Planetary Nebula End

Above 0.5 solar mass, stars will be able to go on further with the nuclear reactions. They will swell many times their size as their luminosity increases significantly while the star ekes out a reaction from the bits of hydrogen around the helium core when the core was compressing. Later the core will ignite its helium and turn it to a carbon/oxygen core. Finally, when the helium runs out, another compression of the core will ignite the helium shell around the core. As shell helium fusion turns on and off due to running out and then being repleted by the fusion of hydrogen above it, a thermal pulse causes a huge chunks of the hydrogen envelope of the star to be blown away. The star will blast away layers after layers of plasma over periods of tens of thousands of years, creating gas envelopes around the core, the materials speeding away. This is how the sun itself will die. The end result is this:

(source of image)

 The core that remains will shine extremely hot with ultraviolet, stripping off the electrons from the gas and  causing the gas to glow. This is the so called “planetary nebula“.  If it is going to go out, might as well die beautifully, right? Over time, the gas dissipates and all that will remain is the carbon/oxygen electron degenerate matter, the most common form of white dwarves. The stars with 8 to 10 solar masses will get the chance to fuse carbon and get an oxygen/neon/magnesium core. You might think that after this, there will be higher masses in which more opportunity to fuse atoms occur. Yes, they do, but in terms of electron degeneracy, this is where it stops.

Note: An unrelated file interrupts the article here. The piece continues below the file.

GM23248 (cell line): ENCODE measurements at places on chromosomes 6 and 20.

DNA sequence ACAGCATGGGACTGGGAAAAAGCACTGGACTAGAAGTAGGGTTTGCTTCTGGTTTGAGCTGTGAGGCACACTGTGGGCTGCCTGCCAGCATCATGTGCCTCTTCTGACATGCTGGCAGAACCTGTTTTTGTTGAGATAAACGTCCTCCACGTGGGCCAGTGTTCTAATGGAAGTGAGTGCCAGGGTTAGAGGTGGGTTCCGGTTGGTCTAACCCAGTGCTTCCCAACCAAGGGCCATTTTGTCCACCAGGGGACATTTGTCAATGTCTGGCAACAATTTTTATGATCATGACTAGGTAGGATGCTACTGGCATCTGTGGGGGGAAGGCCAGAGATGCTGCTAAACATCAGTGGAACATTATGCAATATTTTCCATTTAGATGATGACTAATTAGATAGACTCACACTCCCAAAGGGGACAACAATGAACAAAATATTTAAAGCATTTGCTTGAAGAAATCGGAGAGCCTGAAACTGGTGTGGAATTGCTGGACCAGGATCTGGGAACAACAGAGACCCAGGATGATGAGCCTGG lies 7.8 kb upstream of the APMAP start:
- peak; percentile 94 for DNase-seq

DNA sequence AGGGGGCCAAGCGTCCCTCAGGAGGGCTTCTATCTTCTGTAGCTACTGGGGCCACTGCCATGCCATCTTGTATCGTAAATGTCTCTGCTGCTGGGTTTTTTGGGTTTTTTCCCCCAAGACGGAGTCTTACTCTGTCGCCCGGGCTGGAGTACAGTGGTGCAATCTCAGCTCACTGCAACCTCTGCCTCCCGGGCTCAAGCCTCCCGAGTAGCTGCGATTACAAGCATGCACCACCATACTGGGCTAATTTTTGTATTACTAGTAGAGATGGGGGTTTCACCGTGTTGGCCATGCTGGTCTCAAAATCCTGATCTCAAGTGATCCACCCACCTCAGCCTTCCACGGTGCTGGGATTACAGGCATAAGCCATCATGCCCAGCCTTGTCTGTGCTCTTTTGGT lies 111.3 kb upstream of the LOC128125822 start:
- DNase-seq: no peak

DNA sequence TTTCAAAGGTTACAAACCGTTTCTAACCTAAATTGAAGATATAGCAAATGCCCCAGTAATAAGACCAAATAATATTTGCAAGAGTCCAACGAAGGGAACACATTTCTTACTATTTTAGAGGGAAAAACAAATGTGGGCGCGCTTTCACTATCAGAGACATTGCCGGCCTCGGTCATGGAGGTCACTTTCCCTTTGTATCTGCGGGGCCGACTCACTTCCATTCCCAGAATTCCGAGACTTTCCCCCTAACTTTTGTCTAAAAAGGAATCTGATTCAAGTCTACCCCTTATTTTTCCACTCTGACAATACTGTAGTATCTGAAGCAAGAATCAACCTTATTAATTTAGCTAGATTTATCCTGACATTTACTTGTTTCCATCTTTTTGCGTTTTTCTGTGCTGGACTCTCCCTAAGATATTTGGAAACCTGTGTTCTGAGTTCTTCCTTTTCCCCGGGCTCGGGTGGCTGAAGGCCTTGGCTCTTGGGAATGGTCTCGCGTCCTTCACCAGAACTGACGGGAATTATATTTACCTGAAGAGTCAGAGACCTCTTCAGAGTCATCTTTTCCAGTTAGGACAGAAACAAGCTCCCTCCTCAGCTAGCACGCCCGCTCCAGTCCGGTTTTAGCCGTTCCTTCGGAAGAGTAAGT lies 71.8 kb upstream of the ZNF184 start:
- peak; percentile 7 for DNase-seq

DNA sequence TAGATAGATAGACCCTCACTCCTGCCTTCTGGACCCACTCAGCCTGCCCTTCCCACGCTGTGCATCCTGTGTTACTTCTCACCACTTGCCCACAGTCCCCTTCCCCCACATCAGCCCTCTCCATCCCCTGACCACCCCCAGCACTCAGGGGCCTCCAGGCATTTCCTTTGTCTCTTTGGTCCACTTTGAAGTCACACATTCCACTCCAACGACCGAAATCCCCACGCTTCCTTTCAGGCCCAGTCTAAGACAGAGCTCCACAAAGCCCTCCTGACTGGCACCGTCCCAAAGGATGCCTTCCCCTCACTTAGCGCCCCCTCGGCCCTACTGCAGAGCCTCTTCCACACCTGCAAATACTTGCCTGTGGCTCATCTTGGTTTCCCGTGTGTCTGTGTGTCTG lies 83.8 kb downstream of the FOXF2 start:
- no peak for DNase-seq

Fate of the White Dwarves

Even after the fusion stops and all that remains is the white dwarf, the star will keep shining on gloriously for a long time. Degenerate matter is a perfect conductor of heat, and the glowing you see is the heat stored in it. It starts out tens of thousands of degree hot and over time cools down. Eventually, the white dwarf will seize to be visible, and a very long time after that, stop emitting heat. Such an object, the black dwarf, does not exist yet because the universe is not old enough to have it cooled down, but it is the most likely outcome.

Now, the electron degeneracy scenario might work for the stars less than 10 solar masses, but what happens to star around and above that? What happens when the core gets so massive that electron pressure is not enough to hold up the core? Will electrons get to occupy the same quantum state? No, as hinted previously, particles like electrons hate being in the same quantum state and it will do everything it can to avoid that. For these massive stars, the core collapse ending is what awaits them, and interestingly, the explosion of a white dwarf is possible through such a mechanism. This will be the subject of the next post.

Sources and further reading materials:


2 Responses to Star Endings: Electron Degeneracy End

  1. […] this, I conclude the three series of posts on how stars die. Now you know the general process of how stars die, with some of the gory […]

  2. Trisha says:

    I found myself nodding my noggin all the way thghruo.